I started to write my “keys to the season” last weekend — before Kent State’s first game.
Then I decided to wait until I saw this team in action.
I’m glad I did. It’s a very different team with a very different style of play. It certainly will be a different kind of season.
So after three games and a 1-2 record, what can we figure out?
KSU played pretty well in its first two games — a close win and a close loss, and looked consistent. Then came the 86-68 loss at IPFW, in which KSU looked very different and not very good. So this column is quite tentative, and we’ll revisit it after the non-conference season.
Kent State is in its fourth season under head coach Danny O’Banion. So far her teams have gone 3-27, 7-23 and 5-25. I’d argue last year’s team was better than the 2113-14 one, but it had a tougher schedule, the MAC was better, and it played too many road games.
Over the last three seasons, the Flashes have scored fewer than 55 points a game. They have been close to last in the MAC in three-point baskets per game. They’ve close to last in the MAC in turnovers and turnover margin.
And after saying all that, I think the key to this year may be defense.
I think the Flashes will score — they’re averaging 70.7 points a game against a below-average team (Colgate), a good team (Wright State) and a team that may be better than we thought (IPFW). That scoring average would have been second highest in the league last year. The team has quickness and plays fast. It has three players who could average in double figures. I don’t know about 70, but I can see them averaging in the 60s. How far into the 60s will go a long way in determining the season.
But the concern is the points they’ve given up — 76.7 points a game. In the first two games, they gave them up on the fast break. In the third, they were beaten in the half court. As I said, it’s going to take awhile to figure out this team. With 10 new players from last year, it’s going to take awhile for the team to figure out itself.
But here are my five keys to a .500 season, which would make me quite happy.
1. Hold teams under 64 points a game, the average in the MAC last season. Kent gave up almost 66 last season with a team that played a much slower game. I see three challenges:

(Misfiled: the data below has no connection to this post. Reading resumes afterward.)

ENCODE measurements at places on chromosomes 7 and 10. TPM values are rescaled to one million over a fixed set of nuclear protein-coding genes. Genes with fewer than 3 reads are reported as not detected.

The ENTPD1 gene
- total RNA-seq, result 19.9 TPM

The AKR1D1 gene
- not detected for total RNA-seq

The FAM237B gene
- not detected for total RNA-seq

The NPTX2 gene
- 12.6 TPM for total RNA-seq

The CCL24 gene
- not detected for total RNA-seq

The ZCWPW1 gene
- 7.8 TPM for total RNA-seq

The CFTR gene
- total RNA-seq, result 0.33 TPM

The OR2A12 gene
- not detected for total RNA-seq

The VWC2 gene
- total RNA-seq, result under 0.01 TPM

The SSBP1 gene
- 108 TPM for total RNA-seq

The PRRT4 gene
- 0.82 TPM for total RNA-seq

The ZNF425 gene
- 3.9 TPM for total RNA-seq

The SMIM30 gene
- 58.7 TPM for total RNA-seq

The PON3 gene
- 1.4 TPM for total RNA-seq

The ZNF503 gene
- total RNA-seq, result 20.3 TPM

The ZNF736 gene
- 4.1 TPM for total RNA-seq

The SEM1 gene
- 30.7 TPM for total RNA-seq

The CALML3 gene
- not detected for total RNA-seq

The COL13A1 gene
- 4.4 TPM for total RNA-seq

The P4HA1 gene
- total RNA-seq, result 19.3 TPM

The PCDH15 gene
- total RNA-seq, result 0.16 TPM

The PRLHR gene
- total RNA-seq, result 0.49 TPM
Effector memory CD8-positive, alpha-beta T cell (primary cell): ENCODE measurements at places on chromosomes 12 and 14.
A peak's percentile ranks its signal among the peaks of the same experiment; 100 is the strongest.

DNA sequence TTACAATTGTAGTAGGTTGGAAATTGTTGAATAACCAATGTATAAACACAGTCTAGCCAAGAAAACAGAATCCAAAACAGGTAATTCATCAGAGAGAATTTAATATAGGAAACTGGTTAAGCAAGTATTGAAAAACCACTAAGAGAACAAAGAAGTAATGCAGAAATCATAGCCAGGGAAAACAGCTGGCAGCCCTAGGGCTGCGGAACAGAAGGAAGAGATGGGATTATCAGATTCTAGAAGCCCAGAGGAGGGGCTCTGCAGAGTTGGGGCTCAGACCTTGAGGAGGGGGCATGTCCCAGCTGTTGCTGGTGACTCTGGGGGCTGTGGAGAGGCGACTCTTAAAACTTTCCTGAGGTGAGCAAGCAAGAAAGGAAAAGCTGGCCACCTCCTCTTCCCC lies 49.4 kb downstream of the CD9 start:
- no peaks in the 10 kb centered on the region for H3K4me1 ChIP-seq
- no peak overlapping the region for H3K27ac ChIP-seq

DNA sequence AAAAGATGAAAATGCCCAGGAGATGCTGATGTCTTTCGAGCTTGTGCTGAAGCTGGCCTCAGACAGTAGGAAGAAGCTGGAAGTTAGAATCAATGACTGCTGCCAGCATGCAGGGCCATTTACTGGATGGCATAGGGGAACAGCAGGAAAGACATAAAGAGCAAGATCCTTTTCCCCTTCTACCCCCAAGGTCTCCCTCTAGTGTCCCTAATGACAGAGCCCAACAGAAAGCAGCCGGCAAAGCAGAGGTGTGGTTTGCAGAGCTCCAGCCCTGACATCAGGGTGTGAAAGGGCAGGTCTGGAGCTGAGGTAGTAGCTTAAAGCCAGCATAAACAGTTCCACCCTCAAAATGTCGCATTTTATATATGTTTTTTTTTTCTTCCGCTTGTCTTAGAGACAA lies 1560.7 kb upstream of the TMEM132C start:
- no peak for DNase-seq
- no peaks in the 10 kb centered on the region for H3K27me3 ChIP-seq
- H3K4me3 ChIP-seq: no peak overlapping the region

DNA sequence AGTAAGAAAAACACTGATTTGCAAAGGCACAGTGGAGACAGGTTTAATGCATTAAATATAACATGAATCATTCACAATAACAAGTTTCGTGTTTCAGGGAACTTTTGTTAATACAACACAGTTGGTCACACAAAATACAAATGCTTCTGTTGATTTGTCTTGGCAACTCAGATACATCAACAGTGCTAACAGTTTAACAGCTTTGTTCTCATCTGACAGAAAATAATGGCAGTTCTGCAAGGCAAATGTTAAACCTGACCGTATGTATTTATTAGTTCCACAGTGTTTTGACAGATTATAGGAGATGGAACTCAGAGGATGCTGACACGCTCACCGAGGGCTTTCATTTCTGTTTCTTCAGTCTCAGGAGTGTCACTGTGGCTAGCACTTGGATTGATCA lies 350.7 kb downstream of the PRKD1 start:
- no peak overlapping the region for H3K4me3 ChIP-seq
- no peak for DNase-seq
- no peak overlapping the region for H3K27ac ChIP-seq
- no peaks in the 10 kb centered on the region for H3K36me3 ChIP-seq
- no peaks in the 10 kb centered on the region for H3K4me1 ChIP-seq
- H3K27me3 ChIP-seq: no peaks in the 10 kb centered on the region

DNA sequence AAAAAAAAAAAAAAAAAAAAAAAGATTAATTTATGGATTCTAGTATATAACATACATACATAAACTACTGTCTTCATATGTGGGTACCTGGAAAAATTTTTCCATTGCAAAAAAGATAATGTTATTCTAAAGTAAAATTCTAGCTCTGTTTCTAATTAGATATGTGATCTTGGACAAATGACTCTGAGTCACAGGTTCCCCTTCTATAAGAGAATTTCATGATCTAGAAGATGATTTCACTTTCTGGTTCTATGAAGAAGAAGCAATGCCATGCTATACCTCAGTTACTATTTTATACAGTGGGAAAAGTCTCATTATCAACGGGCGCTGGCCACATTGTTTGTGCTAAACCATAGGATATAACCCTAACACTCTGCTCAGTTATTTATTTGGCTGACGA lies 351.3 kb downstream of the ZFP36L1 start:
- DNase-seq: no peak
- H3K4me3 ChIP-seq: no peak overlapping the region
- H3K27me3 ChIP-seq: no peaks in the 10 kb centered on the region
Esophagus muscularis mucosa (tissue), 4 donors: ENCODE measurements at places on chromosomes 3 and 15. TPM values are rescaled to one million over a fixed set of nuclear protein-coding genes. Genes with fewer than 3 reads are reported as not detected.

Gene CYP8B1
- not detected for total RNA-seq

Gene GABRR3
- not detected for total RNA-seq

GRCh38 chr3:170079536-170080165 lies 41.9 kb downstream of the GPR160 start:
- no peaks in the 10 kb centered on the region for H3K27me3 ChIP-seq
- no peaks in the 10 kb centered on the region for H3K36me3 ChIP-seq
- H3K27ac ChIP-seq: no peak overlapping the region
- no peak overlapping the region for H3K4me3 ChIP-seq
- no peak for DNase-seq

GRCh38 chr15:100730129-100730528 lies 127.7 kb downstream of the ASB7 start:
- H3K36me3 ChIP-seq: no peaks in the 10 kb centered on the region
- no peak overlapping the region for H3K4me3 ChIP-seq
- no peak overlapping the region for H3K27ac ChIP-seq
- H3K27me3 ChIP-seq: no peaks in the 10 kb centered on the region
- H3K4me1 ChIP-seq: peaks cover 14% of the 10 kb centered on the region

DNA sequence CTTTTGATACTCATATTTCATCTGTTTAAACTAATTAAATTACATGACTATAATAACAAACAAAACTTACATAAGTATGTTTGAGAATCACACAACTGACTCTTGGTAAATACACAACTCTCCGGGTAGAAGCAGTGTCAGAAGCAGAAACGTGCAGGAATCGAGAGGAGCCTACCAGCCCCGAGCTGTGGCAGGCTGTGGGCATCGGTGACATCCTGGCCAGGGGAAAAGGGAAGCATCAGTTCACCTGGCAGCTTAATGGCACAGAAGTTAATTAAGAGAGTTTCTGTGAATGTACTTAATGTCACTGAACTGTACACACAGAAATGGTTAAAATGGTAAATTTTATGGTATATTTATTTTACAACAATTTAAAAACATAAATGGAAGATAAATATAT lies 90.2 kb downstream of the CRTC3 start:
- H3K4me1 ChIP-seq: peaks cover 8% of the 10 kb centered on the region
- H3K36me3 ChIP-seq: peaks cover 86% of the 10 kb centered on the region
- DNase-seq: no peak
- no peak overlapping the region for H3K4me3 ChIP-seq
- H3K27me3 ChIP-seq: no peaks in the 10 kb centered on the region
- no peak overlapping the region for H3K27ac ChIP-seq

• Keeping the other team’s fast break under control. Kent State was outscored 46-22 in fast-break points in its first two games. The Flashes outscored IPFW 12-4 on the break, but the Mastodons didn’t push the ball at all.
• Holding the other teams’ shooting percentage to below 40. Kent State came close last year at 41, which was 10th in the conference. Average in the MAC was about 39 percent. Colgate and Wright State shot 35 percent; IPFW shot 50. Again we’re left with the question about which team we saw last week is going to be the team we’ll see for most of the season.
• Controlling the other teams’ three-point shooting. Last year’s opponents made almost 35 percent of their three-pointers, which put Kent second to last in the MAC. Again Kent’s first week leaves us a puzzle: the Flashes held Colgate and Wright State to a total of 9 for 46 from three-point distance (20 percent). IPFW was 12 of 24. But no matter how you look at it, that’s a lot of three-point shots against the Flashes. It’s pretty clear opponents are going to shoot the three until Kent proves consistently it can stop them.
2. Score 64 points a game. KSU has to come close to breaking even in scoring to break even in wins and losses. Scoring a more means winning a little more — the MAC was so balanced in the middle of the league last year that statistically every additional point per game equaled one more victory. To reach 64 points (nine per game more than last season), the Flashes need to: